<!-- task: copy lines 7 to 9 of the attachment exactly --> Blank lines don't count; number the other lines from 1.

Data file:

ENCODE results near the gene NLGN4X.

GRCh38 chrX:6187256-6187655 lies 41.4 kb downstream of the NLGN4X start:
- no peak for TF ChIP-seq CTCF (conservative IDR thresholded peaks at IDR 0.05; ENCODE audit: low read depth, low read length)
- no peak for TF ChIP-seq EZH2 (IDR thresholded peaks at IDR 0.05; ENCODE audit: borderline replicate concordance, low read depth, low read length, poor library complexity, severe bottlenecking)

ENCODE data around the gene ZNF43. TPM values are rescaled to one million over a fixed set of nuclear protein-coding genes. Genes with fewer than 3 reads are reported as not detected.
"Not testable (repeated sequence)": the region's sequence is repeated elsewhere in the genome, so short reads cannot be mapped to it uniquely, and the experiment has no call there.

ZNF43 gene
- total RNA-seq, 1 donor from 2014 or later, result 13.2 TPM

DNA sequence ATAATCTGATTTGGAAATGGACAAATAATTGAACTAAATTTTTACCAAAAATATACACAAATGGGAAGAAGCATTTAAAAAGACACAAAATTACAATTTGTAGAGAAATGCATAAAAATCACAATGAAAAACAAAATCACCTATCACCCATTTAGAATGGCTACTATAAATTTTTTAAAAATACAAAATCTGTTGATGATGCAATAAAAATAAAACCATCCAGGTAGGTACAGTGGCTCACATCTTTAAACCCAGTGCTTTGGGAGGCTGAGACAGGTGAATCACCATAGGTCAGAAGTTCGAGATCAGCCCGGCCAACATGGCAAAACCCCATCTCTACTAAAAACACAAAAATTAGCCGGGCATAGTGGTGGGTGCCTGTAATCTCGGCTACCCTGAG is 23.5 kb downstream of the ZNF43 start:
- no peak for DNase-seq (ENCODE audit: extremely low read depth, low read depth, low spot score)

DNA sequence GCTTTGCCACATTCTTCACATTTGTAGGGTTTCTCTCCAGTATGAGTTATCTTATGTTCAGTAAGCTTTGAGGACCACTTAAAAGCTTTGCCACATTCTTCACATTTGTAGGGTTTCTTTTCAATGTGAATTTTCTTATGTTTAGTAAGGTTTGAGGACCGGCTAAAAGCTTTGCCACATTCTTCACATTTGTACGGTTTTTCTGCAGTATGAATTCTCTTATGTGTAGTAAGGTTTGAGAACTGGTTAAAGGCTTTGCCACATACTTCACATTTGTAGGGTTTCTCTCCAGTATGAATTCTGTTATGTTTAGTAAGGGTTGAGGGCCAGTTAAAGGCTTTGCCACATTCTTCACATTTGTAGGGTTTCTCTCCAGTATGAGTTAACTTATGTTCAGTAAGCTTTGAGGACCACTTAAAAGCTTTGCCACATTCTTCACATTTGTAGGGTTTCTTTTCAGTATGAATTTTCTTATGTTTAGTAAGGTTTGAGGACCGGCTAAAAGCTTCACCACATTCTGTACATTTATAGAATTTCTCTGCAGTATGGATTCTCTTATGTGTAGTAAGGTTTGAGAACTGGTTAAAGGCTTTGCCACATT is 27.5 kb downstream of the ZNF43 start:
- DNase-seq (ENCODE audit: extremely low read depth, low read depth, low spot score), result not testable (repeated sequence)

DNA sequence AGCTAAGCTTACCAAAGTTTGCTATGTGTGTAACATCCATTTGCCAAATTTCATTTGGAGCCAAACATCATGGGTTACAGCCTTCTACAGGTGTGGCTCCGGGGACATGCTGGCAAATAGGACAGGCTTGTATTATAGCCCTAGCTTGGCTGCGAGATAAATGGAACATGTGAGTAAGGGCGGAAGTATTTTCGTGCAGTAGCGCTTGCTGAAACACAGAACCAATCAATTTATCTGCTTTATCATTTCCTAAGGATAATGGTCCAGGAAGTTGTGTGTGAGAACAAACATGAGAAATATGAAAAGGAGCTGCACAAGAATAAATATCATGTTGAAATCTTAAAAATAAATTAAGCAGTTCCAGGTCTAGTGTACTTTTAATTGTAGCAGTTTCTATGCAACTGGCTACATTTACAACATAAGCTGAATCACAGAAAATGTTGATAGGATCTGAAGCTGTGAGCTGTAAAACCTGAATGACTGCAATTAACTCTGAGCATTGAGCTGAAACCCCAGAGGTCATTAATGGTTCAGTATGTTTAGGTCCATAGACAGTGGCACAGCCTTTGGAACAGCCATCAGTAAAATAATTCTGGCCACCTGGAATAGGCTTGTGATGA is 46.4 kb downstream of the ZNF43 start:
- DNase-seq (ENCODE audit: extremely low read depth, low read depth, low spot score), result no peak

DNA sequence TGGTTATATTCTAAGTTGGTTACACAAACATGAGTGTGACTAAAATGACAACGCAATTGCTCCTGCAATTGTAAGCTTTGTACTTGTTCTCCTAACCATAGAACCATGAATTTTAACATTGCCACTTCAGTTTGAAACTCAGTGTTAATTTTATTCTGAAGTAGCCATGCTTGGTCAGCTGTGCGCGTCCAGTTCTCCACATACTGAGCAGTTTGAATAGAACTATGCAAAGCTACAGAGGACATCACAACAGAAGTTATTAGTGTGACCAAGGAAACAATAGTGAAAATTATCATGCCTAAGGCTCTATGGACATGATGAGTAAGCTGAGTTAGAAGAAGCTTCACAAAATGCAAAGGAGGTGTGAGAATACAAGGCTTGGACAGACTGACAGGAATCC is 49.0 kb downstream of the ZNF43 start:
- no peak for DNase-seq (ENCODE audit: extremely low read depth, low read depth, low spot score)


ZNF43 gene
- total RNA-seq, 1 donor from 2014 or later, result 13.2 TPM

DNA sequence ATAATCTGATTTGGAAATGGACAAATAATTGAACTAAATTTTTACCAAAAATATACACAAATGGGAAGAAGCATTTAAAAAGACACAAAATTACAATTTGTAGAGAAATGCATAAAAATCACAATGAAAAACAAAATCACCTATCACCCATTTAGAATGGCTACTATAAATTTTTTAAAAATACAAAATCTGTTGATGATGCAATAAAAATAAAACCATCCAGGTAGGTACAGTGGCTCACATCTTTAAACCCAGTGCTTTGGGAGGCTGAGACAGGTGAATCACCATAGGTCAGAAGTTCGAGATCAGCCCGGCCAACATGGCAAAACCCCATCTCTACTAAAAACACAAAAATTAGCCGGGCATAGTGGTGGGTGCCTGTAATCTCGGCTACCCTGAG is 23.5 kb downstream of the ZNF43 start: